The main allegations are that the Biden family got rich on pay-to-play schemes. They monetized Joe’s power as the sitting vice president and, after he left office, his strong position to win the 2020 Democratic nomination. The allegations, so far, have not been that Joe was paid directly, although notes about one deal allocated 10 percent to be held by ‘H for the Big Guy’, alongside slices for ‘H’ (his son, Hunter) and ‘JB’ (Joe’s brother, Jim). The principal allegations are that the family members got rich off Joe’s position, and did so with his knowledge and help. That is far from proven, but more evidence has been coming out each day. The more directly Joe Biden is implicated in these schemes, the more damaging it is politically.
Joe and his campaign know that. For several years, he has flatly denied ever discussing Hunter’s business with him or knowing anything about it. Those claims are undermined by newly-emerging evidence. One is a cache of damaging emails found on Hunter Biden’s laptop computer, abandoned at a Delaware repair shop. Another is a separate cache of 26,000 emails involving Hunter’s dealings with a former business associate, Bevan Cooney, who is now serving time for fraud. The latest, which broke just before the debate, is perhaps the most damaging of all: first-hand testimony from Tony Bobulinski, another of Hunter’s business partners. Bobulinski says he met directly with Joe Biden to discuss some Chinese deals, which include companies with ties to the Communist party. He adds that Hunter told him and others that he always spoke with his father about these matters before making any moves. Bobulinski is now cooperating with Senate investigators, has offered to testify under oath, and has turned over three electronic devices with messages from Hunter than mention Joe’s involvement.
The New York Post broke the Delaware computer story on Wednesday October 14. The Biden campaign said nothing for over a week. They did not deny it. The compliant press corps didn’t ask, and Joe remained at home, without any public events. Eventually, he responded briefly to a reporter, saying the story was a ‘smear’. That’s not the same as saying the computer wasn’t Hunter’s or the emails were fake.
Biden’s denial received support from former Obama-era officials in the intelligence agencies, who said it all looked exactly like Russian disinformation. They offered no supporting evidence. They were refuted by Trump’s director of national intelligence, John Ratcliffe, who said the computer and information on it were not Russian disinformation. The FBI, no friend of Trump’s, confirmed they did not consider it foreign disinformation. During the Thursday debate, however, Joe Biden reasserted his claim that it was all a ‘smear’ and a ‘Russian hoax’. Trump taunted him, ‘Russia, Russia, Russia!’ and repeatedly asked about Hunter’s receipt of $3.5 million from the widow of Moscow’s mayor.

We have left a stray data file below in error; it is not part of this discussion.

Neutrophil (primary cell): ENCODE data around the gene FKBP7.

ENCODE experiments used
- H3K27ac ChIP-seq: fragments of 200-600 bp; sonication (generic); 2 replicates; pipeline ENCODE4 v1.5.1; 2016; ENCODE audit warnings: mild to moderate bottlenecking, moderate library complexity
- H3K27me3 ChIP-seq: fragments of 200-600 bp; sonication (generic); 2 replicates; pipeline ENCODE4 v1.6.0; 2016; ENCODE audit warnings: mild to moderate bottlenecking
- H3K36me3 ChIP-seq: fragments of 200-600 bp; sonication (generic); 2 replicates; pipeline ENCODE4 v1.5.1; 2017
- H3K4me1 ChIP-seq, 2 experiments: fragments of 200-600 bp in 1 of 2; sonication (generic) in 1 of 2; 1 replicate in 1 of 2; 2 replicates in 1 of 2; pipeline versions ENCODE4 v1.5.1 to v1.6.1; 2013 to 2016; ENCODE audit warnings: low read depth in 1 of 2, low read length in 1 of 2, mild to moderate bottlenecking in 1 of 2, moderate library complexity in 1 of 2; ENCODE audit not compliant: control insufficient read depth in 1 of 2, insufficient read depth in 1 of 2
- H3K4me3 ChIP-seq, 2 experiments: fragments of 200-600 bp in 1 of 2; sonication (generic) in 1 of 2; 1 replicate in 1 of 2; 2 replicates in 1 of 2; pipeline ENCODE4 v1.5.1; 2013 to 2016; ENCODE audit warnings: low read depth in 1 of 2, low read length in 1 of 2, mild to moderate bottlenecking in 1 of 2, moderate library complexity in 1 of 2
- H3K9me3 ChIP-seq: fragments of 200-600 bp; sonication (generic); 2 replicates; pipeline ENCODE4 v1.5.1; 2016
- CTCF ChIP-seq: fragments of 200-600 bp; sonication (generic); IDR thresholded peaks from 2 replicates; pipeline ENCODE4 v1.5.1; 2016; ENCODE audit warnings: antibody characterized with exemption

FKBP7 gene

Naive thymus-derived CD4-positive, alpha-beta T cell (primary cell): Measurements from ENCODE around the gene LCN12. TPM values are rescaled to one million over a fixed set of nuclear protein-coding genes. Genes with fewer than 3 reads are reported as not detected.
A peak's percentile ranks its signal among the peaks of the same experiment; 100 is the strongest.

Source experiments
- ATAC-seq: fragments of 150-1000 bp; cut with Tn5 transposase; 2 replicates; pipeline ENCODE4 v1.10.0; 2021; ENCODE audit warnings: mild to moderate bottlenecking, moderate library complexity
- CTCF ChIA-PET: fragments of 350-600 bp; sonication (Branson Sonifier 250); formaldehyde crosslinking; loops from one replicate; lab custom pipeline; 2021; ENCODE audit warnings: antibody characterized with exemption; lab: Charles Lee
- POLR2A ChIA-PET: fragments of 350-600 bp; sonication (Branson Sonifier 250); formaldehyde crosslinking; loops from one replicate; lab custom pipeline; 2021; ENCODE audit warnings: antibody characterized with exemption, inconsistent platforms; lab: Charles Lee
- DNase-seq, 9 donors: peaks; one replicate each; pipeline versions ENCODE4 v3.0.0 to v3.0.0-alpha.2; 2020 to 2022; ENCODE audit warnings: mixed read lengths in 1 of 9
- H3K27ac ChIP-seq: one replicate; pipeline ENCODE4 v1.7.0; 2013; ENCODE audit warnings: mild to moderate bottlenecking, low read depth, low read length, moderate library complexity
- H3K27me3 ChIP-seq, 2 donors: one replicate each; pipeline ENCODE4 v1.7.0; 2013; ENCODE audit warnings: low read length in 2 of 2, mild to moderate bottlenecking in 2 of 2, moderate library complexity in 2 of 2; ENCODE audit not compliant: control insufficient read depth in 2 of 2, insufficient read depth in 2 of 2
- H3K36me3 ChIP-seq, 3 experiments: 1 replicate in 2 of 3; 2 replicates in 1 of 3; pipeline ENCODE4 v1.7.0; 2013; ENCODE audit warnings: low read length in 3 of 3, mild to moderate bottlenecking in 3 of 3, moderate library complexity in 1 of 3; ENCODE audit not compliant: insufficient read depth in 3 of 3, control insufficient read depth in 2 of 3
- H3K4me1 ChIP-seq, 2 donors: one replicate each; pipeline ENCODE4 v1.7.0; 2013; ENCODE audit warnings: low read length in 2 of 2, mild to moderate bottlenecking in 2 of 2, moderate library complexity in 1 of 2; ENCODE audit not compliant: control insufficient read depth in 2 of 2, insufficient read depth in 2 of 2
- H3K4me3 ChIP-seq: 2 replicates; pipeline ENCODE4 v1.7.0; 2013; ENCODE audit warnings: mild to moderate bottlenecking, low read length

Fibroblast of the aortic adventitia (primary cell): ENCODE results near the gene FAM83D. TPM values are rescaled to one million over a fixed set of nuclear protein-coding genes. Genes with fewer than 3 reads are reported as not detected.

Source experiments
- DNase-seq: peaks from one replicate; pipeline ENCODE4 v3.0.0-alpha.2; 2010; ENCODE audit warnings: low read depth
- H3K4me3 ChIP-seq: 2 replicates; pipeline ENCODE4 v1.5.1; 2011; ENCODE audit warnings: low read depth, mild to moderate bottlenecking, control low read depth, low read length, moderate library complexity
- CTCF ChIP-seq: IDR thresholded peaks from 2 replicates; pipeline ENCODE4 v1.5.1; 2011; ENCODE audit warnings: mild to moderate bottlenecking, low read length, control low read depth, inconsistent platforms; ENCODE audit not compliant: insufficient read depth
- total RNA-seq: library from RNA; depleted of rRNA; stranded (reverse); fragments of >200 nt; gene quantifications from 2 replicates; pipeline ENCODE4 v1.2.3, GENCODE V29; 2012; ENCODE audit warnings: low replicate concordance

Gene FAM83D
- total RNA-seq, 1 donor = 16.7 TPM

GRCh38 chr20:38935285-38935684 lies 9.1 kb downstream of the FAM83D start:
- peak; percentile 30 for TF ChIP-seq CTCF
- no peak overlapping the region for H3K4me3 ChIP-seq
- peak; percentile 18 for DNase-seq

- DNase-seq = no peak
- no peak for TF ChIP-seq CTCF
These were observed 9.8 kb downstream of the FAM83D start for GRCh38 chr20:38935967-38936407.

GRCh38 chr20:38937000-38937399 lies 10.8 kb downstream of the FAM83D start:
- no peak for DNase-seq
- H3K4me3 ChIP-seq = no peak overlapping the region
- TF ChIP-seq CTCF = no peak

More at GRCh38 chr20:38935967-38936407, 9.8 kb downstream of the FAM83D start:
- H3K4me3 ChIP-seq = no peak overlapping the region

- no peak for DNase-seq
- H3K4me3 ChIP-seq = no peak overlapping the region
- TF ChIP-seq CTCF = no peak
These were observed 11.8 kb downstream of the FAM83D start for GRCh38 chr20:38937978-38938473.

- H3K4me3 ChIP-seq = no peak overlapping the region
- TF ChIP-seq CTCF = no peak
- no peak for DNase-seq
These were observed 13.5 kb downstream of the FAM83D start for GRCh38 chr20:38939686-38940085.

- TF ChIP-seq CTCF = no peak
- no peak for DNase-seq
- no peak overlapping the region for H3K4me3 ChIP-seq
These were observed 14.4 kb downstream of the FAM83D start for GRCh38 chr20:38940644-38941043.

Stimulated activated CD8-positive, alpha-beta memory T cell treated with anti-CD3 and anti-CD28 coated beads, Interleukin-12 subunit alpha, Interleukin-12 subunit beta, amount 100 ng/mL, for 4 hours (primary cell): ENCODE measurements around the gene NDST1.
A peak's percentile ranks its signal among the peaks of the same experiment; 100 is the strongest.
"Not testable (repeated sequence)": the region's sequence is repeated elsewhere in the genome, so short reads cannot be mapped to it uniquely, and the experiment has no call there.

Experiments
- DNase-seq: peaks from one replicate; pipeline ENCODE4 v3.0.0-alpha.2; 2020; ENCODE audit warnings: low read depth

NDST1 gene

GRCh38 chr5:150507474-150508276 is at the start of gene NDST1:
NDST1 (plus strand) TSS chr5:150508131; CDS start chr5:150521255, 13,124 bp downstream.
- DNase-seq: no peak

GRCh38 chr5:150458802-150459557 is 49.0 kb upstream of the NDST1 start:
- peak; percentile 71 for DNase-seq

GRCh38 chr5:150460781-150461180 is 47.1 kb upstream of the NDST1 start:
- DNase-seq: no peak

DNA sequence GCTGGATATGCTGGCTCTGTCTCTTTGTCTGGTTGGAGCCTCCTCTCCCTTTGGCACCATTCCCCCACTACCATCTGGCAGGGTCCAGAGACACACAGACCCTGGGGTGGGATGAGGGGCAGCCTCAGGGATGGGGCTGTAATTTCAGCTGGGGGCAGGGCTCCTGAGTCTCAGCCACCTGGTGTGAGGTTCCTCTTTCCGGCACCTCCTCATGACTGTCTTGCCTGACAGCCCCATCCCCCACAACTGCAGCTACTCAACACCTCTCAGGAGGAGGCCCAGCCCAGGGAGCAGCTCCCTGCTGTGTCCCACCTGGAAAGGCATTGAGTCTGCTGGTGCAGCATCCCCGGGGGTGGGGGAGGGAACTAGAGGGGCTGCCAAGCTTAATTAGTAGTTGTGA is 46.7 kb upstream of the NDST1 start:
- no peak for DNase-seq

At that point, the moderator, NBC’s Kristen Welker, could have made a genuine contribution to public discourse and voters. She failed. She should have stepped in and said, ‘Mr Vice President, on this story, there are major differences between the two campaigns. Could you explain your position? Are you saying that the Delaware computer didn’t belong to your son or that the emails we have seen from it are fake? Are you saying that you did not meet with Burisma officials in the White House? Are you saying that you never met with Tony Bobulinski to discuss Chinese business ventures?’ She didn’t do that. She was determined to return to her set list of questions, which meant the corruption issue was never clearly dealt with. Both candidates should have been given an opportunity to make their case, not squelched by a moderator on autopilot.
If evidence from Bobulinski, the Delaware computer, or Cooney emails holds up, if anyone else comes forward with credible information, if the ‘Russia, Russia, Russia!’ claims continue to collapse, then Biden is in a very difficult position. Should he leave the basement or not? If he campaigns, some brave reporter might — gasp! — press him for serious answers. If he stays in the basement, as he did all this week, he looks like he’s hiding from scrutiny.
We don’t know which path he will choose, or what new information will come out, but on Thursday night, we did learn how Joe Biden intends to respond to allegations of corruption. He will strenuously deny them. The questions are whether those denials will hold up or, what’s just as good, be ignored by the media. If the accusation loses steam, then Joe can continue to focus on his strongest arguments: COVID, character, and healthcare.
Meanwhile, Trump will campaign non-stop, battering Joe on the scandals and hoping it doesn’t distract from his strongest argument for reelection: ‘I can bring the economy back, and Biden will kill it.’
We saw that choice on display Thursday night. And, unlike the first debate, we actually got to hear the arguments.